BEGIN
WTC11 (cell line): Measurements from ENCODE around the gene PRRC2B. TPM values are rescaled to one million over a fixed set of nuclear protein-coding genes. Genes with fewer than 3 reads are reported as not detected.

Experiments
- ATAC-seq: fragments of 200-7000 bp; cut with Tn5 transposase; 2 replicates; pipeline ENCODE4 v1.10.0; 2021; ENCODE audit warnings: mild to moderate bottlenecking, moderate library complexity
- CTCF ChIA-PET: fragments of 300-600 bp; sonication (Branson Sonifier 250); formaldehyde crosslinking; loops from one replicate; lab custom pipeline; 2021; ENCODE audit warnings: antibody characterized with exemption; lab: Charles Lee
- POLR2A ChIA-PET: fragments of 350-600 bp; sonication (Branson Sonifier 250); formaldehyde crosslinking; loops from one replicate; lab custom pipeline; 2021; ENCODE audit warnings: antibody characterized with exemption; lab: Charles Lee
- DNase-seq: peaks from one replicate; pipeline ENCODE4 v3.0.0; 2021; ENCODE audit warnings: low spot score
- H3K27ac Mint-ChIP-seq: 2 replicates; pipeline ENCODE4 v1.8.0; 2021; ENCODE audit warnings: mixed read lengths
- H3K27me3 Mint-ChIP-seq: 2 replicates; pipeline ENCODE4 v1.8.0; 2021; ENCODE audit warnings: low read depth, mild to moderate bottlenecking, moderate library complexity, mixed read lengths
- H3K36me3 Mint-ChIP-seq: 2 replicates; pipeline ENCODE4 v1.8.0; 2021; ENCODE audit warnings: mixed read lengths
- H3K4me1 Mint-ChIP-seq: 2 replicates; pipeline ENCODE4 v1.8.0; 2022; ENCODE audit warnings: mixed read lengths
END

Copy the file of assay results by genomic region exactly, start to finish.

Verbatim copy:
WTC11 (cell line): Measurements from ENCODE around the gene PRRC2B. TPM values are rescaled to one million over a fixed set of nuclear protein-coding genes. Genes with fewer than 3 reads are reported as not detected.

Experiments
- ATAC-seq: fragments of 200-7000 bp; cut with Tn5 transposase; 2 replicates; pipeline ENCODE4 v1.10.0; 2021; ENCODE audit warnings: mild to moderate bottlenecking, moderate library complexity
- CTCF ChIA-PET: fragments of 300-600 bp; sonication (Branson Sonifier 250); formaldehyde crosslinking; loops from one replicate; lab custom pipeline; 2021; ENCODE audit warnings: antibody characterized with exemption; lab: Charles Lee
- POLR2A ChIA-PET: fragments of 350-600 bp; sonication (Branson Sonifier 250); formaldehyde crosslinking; loops from one replicate; lab custom pipeline; 2021; ENCODE audit warnings: antibody characterized with exemption; lab: Charles Lee
- DNase-seq: peaks from one replicate; pipeline ENCODE4 v3.0.0; 2021; ENCODE audit warnings: low spot score
- H3K27ac Mint-ChIP-seq: 2 replicates; pipeline ENCODE4 v1.8.0; 2021; ENCODE audit warnings: mixed read lengths
- H3K27me3 Mint-ChIP-seq: 2 replicates; pipeline ENCODE4 v1.8.0; 2021; ENCODE audit warnings: low read depth, mild to moderate bottlenecking, moderate library complexity, mixed read lengths
- H3K36me3 Mint-ChIP-seq: 2 replicates; pipeline ENCODE4 v1.8.0; 2021; ENCODE audit warnings: mixed read lengths
- H3K4me1 Mint-ChIP-seq: 2 replicates; pipeline ENCODE4 v1.8.0; 2022; ENCODE audit warnings: mixed read lengths